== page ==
Torksey Castle is sandwiched between the River Trent and the A156, the road between Lincoln and Gainsborough. In fact, the road at Torksey Lock is just about the only place from which you can see this ancient monument as the surrounding land is in private hands, and access is strictly limited.
It was built in the middle of the sixteenth century, by the wealthy Jermyn family of Suffolk, some say as a gift to an elder son, or maybe as a convenient resting place on the road to York. Whatever the reason for its building, it was to be a home for less than one hundred years before it was almost totally destroyed. The West front and part of the kitchen range is all that remains of this once impressive country house; yes, house, for it never was a Castle, nor could it have coped particularly well with any sort of attack. Maybe it was so named because of the angular projecting towers still evident today, or the crow stepped gables capping it off, giving it that crenellated 'castley' look.
Construction of the Hall
What we can say is that Torksey Hall (as it was originally known) was a home of two halves. That is, the lower storey was made out of thin limestone blocks, while upstairs, where the gentry lived, was constructed from the lavish new building material, brick. Remember of course that at this time, bricks were handmade from a wooden mould, and fired in kilns often built on site. All that labour involved must have cost a pretty penny, even in the mid fifteen hundreds!
The Hall was constructed along the line of an earlier flood bank, close to the river but not as close as it appears today. In modern times, this area is prone to flooding every winter, the present one included. If you were able to visit the site and see just how near the water was, you would be forgiven for questioning the sanity of the builder.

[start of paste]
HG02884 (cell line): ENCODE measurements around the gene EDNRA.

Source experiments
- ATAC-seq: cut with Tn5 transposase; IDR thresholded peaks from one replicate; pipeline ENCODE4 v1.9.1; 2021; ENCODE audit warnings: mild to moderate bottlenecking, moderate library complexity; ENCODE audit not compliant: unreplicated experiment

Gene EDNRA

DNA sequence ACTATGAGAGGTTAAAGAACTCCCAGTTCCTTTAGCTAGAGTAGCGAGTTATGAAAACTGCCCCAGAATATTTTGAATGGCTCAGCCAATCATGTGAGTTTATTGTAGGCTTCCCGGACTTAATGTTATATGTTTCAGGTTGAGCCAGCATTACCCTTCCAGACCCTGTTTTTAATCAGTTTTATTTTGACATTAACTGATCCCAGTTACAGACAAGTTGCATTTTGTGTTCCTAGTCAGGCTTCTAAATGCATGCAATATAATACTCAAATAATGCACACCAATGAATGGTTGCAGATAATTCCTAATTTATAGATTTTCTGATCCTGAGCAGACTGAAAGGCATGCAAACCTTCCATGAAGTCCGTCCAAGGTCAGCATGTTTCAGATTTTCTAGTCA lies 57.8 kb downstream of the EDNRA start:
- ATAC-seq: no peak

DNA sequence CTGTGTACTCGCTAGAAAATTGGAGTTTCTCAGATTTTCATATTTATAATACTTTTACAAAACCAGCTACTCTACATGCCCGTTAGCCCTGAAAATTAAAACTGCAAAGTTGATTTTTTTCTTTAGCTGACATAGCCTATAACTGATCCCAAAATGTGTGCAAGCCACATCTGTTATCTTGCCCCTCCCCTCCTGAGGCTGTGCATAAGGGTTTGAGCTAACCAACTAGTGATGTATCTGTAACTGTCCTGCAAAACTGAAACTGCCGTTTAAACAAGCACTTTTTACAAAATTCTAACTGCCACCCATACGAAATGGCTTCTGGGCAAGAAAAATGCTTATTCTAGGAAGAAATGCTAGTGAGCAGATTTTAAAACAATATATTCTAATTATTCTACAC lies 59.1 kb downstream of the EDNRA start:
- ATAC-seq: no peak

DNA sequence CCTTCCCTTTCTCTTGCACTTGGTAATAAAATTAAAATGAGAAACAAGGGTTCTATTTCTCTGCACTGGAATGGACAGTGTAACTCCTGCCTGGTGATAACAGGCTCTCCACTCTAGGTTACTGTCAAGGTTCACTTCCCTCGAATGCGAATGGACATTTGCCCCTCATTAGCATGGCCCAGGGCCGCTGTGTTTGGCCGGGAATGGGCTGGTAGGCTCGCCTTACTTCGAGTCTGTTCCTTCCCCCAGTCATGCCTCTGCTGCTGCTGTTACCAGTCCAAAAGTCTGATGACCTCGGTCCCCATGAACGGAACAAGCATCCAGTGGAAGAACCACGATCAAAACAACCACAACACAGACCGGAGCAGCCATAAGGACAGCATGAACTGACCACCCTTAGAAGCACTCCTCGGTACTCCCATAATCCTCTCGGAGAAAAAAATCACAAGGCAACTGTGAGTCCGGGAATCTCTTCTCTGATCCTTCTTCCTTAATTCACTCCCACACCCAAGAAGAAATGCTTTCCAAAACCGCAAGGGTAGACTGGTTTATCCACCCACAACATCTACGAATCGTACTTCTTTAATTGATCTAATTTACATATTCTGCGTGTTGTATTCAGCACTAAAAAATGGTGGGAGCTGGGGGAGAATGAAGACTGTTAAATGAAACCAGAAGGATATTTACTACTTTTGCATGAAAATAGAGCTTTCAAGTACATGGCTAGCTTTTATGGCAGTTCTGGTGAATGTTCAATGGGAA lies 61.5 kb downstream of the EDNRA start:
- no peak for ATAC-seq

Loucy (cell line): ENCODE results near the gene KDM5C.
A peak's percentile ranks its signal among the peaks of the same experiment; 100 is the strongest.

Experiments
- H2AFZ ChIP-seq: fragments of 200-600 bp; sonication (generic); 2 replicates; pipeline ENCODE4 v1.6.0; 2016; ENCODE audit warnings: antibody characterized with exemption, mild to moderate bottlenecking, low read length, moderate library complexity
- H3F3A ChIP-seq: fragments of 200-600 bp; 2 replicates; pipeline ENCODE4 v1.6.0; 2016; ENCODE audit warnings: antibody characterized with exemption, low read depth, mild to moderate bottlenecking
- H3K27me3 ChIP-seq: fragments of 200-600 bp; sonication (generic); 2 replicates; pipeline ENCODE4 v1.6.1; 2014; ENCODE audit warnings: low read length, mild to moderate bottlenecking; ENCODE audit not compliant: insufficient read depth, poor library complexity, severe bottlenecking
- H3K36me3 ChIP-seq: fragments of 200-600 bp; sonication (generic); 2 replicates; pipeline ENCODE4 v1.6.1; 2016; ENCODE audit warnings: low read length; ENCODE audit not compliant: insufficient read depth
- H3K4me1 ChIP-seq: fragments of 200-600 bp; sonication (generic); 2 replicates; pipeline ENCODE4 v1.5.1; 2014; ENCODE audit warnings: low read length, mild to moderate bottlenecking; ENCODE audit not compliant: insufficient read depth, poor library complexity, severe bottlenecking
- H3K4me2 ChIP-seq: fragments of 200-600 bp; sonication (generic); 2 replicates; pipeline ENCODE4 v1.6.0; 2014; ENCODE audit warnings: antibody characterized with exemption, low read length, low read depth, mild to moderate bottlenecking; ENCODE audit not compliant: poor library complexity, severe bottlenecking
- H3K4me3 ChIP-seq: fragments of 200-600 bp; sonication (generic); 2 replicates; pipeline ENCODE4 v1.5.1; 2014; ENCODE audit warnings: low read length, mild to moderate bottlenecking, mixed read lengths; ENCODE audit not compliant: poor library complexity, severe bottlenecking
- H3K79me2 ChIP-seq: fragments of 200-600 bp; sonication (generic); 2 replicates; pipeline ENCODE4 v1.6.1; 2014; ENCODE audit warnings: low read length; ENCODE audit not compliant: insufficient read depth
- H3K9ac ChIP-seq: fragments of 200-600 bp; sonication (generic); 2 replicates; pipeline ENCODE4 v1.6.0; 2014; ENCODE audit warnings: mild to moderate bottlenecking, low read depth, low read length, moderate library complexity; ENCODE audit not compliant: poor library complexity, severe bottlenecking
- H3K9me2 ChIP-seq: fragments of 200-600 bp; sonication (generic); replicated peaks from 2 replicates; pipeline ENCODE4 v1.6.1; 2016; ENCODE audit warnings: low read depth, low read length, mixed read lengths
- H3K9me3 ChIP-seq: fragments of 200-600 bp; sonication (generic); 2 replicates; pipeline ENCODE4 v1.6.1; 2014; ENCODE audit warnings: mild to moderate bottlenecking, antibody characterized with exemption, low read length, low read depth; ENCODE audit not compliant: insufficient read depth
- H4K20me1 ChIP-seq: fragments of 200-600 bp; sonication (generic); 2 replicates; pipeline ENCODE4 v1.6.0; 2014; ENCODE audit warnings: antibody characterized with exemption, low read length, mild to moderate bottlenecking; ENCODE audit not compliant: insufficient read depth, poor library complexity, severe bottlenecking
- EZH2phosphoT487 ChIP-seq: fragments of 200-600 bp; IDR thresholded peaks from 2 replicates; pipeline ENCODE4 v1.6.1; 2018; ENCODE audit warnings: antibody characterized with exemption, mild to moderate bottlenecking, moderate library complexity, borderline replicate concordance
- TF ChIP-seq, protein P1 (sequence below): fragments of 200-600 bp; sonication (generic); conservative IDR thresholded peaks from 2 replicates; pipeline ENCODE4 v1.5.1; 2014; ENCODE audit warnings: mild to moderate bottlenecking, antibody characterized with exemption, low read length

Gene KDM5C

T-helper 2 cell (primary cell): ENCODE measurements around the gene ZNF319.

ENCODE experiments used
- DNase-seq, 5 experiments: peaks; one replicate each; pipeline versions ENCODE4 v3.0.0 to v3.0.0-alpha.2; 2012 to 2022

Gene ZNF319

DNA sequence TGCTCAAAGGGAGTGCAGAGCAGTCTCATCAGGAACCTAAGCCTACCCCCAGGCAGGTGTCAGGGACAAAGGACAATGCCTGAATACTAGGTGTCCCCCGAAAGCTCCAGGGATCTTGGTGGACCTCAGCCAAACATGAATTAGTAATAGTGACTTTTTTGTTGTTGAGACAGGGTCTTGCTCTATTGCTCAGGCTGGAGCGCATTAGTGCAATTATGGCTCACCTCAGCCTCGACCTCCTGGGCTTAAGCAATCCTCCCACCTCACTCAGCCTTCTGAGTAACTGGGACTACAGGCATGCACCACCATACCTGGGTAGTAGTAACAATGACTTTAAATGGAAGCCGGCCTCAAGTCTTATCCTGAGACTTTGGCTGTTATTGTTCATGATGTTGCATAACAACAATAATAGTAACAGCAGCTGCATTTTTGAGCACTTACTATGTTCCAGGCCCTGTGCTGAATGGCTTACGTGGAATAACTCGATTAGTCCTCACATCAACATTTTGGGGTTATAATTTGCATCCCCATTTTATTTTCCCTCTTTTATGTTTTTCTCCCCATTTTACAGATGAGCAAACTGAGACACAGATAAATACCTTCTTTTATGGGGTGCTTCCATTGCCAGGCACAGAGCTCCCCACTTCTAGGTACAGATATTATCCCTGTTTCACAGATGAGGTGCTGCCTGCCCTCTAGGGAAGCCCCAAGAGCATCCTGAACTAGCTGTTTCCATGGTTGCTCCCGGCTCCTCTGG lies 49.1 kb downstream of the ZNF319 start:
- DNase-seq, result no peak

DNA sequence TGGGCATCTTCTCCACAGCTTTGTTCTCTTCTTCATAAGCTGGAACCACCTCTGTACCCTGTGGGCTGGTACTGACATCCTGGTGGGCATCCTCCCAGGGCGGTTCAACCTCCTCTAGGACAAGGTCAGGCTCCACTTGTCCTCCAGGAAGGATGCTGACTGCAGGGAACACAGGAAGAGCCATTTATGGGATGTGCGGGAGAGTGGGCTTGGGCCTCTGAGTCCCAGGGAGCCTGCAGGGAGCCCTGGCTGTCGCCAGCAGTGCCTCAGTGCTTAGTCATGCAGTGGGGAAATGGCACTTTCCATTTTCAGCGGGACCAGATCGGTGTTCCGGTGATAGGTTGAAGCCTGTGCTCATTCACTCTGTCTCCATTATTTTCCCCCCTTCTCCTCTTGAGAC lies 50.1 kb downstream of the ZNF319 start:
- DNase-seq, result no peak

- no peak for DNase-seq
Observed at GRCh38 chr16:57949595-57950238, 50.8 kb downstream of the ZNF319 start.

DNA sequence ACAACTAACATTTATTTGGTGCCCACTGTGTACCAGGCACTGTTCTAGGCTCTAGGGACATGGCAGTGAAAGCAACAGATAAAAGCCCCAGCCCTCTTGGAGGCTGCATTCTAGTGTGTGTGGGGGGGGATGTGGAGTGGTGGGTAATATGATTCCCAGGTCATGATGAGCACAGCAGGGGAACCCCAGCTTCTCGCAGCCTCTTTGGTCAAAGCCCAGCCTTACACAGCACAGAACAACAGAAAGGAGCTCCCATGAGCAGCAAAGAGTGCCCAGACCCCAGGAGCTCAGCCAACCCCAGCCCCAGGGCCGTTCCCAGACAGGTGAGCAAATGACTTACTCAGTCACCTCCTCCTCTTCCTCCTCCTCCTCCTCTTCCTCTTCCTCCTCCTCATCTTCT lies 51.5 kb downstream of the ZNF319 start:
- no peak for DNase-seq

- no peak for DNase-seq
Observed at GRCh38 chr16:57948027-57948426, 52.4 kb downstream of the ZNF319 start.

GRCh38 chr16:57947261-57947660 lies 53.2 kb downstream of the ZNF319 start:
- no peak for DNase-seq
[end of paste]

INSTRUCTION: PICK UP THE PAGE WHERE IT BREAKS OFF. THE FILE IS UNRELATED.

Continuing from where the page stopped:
Why was the Hall built so close to the river?
Well, the river used to be very busy at Torksey, as it linked the then thriving port of Boston with the Midlands, and ancient laws allowed the Lords of Torksey to collect tolls from passing ships and passengers using the nearby ferry.
So the decision to locate there could have been a commercial one; but it was also an important strategic position from a military point of view, and this was; in the end, to be Torksey Hall's downfall.
Of Roundheads and Parliamentarians
The English Civil War had broken out in 1642, setting brother against brother and scarring the landscape. By the summer of 1645, the Hall at Torksey built by the Royalist Jermyn family, had fallen into Parliaments hands. Newark, some sixteen miles south, still held for the King and it was from there that a unit of some two hundred soldiers surprised the garrison at Torksey. The men stationed there were, as legend has it, taking the opportunity to drink heavily on account of their Captain being away in Lincoln on business. According to reports issued at the time, 140 prisoners were taken and the house was put to the torch.
It was never rebuilt. Thomas, the head of the Jermyn family, died before the monarchy was restored. The estate surrounding the slighted house was passed from pillar to post for the next three hundred years and the house itself was used, like so many before it, as a readily available source of building material for local residents.
The Hall quickly deteriorated into a ruin. A flood bank was built in the mid eighteen hundreds, leaving the Hall on the wrong side to be protected. The bank was raised further, by the River Trent Board in 1961, covering for evermore the square floor plan and the possibility of finding definitive proof of the main entrance.
A forlorn monument
Today, Torksey Castle stands alone in a damp field, a forlorn monument to a bygone age. The building fabric was stabilised by English Heritage in the early nineties, but it is only a matter of time before this once proud family home is lost to us forever.